Throughout the year, opportunities will arise for families to take time away from school for vacations or family visits. We understand the importance of such opportunities and parents need to make choices on what is best for their kids. We would certainly encourage that these opportunities be taken outside of school days but understand that it is not always possible, based on family circumstances. However, when a child misses consecutive days at school their learning is impacted as the activities that take place in a classroom cannot be replicated through worksheets or packages. Because of this, we are not in the position to provide assignments for children who have extended absences due to family plans. Rather a list of suggested activities which are designed to assist parents with planning for their child’s educational needs while traveling, are listed below. We will be happy to see what your child has accomplished upon his or her return, but will not be evaluating or marking these activities. It is your right to take your child out of school due to family circumstances, but once you have exercised that privilege, you must also accept the responsibility of your child’s education during that absence.
- Set aside a time each day for reading books. As school textbooks and library books cannot be taken on extended absences, you may wish to acquire several paperback novels or children’s magazines suitable for your child’s age and reading ability.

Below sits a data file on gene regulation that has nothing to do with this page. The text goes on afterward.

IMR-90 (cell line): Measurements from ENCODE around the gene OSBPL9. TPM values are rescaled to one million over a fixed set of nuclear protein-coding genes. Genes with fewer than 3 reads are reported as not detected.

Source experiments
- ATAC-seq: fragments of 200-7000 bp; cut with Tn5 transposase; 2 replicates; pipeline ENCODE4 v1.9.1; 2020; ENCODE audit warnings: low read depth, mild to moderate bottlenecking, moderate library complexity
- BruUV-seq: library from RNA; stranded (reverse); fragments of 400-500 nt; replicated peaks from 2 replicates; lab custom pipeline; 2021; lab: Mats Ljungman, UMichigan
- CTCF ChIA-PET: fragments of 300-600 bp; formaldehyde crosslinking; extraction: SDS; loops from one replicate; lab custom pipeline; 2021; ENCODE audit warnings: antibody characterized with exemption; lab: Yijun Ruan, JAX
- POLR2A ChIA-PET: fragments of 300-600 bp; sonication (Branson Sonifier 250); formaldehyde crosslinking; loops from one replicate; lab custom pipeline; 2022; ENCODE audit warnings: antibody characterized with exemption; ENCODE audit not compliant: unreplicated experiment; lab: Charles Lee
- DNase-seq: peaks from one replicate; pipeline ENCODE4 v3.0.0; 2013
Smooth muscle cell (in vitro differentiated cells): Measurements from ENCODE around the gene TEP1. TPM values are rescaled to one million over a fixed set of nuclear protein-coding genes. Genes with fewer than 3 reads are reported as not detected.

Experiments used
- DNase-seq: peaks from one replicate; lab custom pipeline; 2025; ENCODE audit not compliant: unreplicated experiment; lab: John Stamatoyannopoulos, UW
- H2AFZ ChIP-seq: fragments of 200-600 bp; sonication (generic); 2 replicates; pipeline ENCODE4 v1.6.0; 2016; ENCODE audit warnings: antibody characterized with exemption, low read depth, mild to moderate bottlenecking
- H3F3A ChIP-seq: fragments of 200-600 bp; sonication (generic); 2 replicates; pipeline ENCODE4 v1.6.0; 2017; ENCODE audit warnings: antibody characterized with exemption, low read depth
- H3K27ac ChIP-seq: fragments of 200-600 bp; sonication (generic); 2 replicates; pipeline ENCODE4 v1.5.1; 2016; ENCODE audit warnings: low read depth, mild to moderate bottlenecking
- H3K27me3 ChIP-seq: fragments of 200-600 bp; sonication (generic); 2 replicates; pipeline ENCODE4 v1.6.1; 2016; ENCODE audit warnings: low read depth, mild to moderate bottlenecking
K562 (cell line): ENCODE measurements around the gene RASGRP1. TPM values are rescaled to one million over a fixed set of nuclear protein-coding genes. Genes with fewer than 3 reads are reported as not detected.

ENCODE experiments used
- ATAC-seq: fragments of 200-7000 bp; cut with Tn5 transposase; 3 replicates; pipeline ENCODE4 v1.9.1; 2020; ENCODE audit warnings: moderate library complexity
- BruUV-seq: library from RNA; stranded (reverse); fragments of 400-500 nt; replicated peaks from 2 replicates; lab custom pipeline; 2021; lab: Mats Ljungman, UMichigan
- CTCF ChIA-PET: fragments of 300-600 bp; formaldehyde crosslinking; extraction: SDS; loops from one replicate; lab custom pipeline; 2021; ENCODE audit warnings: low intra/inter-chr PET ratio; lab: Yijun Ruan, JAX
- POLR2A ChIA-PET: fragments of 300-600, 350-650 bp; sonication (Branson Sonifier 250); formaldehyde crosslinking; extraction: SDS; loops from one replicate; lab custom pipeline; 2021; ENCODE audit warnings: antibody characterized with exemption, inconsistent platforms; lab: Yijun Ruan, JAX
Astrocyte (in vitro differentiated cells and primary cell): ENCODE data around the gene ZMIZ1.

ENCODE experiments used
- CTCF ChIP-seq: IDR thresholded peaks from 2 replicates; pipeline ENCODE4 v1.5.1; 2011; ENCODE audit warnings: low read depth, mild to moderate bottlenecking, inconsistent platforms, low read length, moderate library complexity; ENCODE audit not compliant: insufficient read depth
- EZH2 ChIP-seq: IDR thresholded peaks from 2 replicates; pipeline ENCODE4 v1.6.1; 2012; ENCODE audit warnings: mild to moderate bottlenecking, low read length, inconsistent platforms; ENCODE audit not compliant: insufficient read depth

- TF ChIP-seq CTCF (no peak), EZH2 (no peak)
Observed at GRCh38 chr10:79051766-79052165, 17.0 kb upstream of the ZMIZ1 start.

- Have your child keep a reading response journal in which he or she records this reading activity and thoughts about what has been read that day. There are many ways of structuring this, depending on how much time the parent and child are willing to devote.
- Keep a scrapbook of special places or sightseeing. This can include postcards, pamphlets, drawings, etc., with some student writing or labeling. Maps with routes marked on them and short paragraphs about the historical significance of certain landmarks would be useful additions.
- Have your child keep a “math journal” or ledger, dealing with changes in time and currency, distances travelled, cost of fuel and meals... lots of real life practice with numbers and your child can help to check the VISA bill when you get home.